Oil rises 1% as tight supply outweighs economic worries

The Uniper power plant in Ingolstadt on 09 July 2022. Oil prices ran out of steam on Tuesday after gaining more than $5 a barrel in the previous session with concerns that surging crude will feed into a demand-killing recession slightly outpacing continued worries about tight supply.
Peter Kneffel | Picture Alliance | Getty Images

Oil prices edged up about 1% to a two-week high in volatile trade on Tuesday as the market focused more on tight supplies and a weaker dollar than fears an economic slowdown will hit oil demand.

Brent futures finished the day 1% higher at $107.35 a barrel. U.S. West Texas Intermediate (WTI) crude settled 1.6% higher at $104.22 per barrel.

Brent was on track for its highest close since July 4 and WTI for its highest close since July 8.

Oil prices have whipsawed, supported by supply fears due to Western sanctions on Russia, but pressured by global central bank efforts to tame inflation which stoked fears that a potential recession could cut energy demand.

The U.S. dollar slid to a two-week low against a basket of other currencies, bolstering oil demand by making it less expensive for buyers using other currencies.

In a move that could pose a problem for supplies, Libya's new National Oil Corp (NOC) chief Farhat Bengdara rejected challenges to his appointment and as work resumed at some shuttered fields and ports.

Last week, U.S. President Joe Biden visited top oil exporter Saudi Arabia, de facto leader of the Organization of the Petroleum Exporting Countries (OPEC), whose crude exports slipped in May to a four-month low at 7.050 million barrels per day (bpd).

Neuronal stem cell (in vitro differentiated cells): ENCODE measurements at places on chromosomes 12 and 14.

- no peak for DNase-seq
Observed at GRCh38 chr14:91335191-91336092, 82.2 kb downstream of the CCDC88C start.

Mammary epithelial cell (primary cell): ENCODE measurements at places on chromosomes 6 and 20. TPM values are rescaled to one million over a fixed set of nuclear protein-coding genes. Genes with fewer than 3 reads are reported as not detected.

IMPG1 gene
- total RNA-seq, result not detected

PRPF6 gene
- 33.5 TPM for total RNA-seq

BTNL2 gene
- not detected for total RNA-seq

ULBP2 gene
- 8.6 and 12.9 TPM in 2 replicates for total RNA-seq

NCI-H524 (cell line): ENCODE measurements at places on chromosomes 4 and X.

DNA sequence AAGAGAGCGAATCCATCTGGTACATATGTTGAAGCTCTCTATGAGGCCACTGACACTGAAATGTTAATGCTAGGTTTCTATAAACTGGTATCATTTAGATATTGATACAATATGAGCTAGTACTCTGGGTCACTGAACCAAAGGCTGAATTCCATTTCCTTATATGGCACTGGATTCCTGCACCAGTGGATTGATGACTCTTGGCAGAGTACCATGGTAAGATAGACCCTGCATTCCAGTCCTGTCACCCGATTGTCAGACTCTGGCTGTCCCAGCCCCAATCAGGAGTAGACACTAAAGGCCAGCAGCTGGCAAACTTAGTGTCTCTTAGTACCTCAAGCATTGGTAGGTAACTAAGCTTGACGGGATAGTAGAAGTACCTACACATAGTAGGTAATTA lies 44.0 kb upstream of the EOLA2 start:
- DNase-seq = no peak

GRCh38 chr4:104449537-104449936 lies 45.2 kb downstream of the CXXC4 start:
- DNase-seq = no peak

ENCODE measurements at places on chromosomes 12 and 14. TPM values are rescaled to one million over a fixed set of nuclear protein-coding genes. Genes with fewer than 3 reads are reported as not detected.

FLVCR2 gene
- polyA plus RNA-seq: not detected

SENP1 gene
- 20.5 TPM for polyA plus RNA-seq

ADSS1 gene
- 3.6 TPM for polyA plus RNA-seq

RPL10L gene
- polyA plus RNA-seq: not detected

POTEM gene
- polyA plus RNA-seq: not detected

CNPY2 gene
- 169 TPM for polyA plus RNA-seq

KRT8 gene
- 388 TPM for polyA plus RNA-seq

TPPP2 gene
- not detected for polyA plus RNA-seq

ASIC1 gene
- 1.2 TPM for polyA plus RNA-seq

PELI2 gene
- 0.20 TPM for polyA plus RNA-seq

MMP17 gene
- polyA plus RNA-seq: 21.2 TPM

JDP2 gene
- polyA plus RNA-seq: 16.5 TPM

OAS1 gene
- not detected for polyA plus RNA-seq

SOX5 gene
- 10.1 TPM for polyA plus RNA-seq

Biden hoped to strike a deal on an oil production boost to tame fuel prices, but got no clear assurances from Saudi officials. The kingdom's foreign minister said he saw no shortage of crude in the market, just a lack of refining capacity.

In the United States, expectations for an increase in crude inventories weighed on prices. Analysts polled by Reuters forecast crude inventories rose by 1.4 million barrels last week.

The American Petroleum Institute (API), an industry group, will issue its inventory report at 4:30 p.m. EDT (2030 GMT) on Tuesday. The U.S. Energy Information Administration (EIA) reports at 10:30 a.m. EDT (1430 GMT) on Wednesday.

The U.S. 3:2:1 and gasoline crack spreads - measures of refining profit margins - both fell to their lowest since April.

"Crack spreads continuing plunge of past four weeks to narrowest level since late April ... suggesting weakening product demand," said analysts at Ritterbusch and Associates, a consultancy.

Early in the session, oil prices fell on weak economic data from around the world.

New U.S. home-building activity fell in June to a nine-month low. In China, stocks closed lower with foreign investors dumping the most shares in more than a month. The International Monetary Fund warned that any Russian action to stop supplying Europe with natural gas would trigger economic contractions in several countries.

Yet flows of gas through the Nord Stream 1 pipeline from Russia to Germany spiked ahead of the end of annual maintenance as the operator carried out pressure tests.